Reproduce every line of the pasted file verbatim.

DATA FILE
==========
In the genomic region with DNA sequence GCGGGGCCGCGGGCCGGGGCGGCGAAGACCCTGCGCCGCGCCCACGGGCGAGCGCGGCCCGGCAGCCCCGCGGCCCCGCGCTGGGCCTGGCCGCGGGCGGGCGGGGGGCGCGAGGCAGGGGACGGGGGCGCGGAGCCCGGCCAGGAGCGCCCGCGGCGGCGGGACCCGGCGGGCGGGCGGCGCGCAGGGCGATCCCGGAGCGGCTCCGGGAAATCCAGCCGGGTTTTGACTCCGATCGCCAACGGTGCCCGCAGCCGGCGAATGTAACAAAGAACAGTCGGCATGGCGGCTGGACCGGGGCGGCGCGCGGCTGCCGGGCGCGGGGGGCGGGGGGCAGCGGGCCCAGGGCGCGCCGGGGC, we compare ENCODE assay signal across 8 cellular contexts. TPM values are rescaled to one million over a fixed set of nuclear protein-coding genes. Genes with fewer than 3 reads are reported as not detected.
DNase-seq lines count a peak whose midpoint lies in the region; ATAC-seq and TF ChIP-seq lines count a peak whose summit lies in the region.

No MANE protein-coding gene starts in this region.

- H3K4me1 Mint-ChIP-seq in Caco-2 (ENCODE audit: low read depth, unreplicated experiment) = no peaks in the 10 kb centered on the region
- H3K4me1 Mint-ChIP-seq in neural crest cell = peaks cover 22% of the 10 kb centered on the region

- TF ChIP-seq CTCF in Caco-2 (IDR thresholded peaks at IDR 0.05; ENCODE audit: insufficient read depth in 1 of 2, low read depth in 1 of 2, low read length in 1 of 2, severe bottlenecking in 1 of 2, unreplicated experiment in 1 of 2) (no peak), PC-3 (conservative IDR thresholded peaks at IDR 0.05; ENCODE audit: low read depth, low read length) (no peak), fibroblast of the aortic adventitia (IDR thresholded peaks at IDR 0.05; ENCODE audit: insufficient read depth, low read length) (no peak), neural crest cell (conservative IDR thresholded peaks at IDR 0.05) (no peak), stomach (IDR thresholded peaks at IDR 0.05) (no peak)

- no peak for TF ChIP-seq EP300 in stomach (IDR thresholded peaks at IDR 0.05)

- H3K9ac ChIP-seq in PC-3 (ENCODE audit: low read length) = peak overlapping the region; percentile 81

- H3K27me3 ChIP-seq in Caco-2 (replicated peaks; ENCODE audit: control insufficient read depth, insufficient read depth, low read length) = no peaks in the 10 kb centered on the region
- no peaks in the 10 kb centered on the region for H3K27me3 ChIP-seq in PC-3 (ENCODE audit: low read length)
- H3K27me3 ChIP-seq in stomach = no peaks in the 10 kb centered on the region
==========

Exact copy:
In the genomic region with DNA sequence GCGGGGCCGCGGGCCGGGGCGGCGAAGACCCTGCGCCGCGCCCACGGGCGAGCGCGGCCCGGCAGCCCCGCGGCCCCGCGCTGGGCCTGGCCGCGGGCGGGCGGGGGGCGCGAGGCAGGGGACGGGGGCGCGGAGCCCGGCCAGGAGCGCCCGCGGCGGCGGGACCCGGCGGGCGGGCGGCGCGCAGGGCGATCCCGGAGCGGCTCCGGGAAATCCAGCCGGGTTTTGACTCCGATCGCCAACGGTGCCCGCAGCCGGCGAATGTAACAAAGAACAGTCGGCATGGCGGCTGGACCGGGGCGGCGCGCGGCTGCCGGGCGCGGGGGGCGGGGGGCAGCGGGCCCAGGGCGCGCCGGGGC, we compare ENCODE assay signal across 8 cellular contexts. TPM values are rescaled to one million over a fixed set of nuclear protein-coding genes. Genes with fewer than 3 reads are reported as not detected.
DNase-seq lines count a peak whose midpoint lies in the region; ATAC-seq and TF ChIP-seq lines count a peak whose summit lies in the region.

No MANE protein-coding gene starts in this region.

- H3K4me1 Mint-ChIP-seq in Caco-2 (ENCODE audit: low read depth, unreplicated experiment) = no peaks in the 10 kb centered on the region
- H3K4me1 Mint-ChIP-seq in neural crest cell = peaks cover 22% of the 10 kb centered on the region

- TF ChIP-seq CTCF in Caco-2 (IDR thresholded peaks at IDR 0.05; ENCODE audit: insufficient read depth in 1 of 2, low read depth in 1 of 2, low read length in 1 of 2, severe bottlenecking in 1 of 2, unreplicated experiment in 1 of 2) (no peak), PC-3 (conservative IDR thresholded peaks at IDR 0.05; ENCODE audit: low read depth, low read length) (no peak), fibroblast of the aortic adventitia (IDR thresholded peaks at IDR 0.05; ENCODE audit: insufficient read depth, low read length) (no peak), neural crest cell (conservative IDR thresholded peaks at IDR 0.05) (no peak), stomach (IDR thresholded peaks at IDR 0.05) (no peak)

- no peak for TF ChIP-seq EP300 in stomach (IDR thresholded peaks at IDR 0.05)

- H3K9ac ChIP-seq in PC-3 (ENCODE audit: low read length) = peak overlapping the region; percentile 81

- H3K27me3 ChIP-seq in Caco-2 (replicated peaks; ENCODE audit: control insufficient read depth, insufficient read depth, low read length) = no peaks in the 10 kb centered on the region
- no peaks in the 10 kb centered on the region for H3K27me3 ChIP-seq in PC-3 (ENCODE audit: low read length)
- H3K27me3 ChIP-seq in stomach = no peaks in the 10 kb centered on the region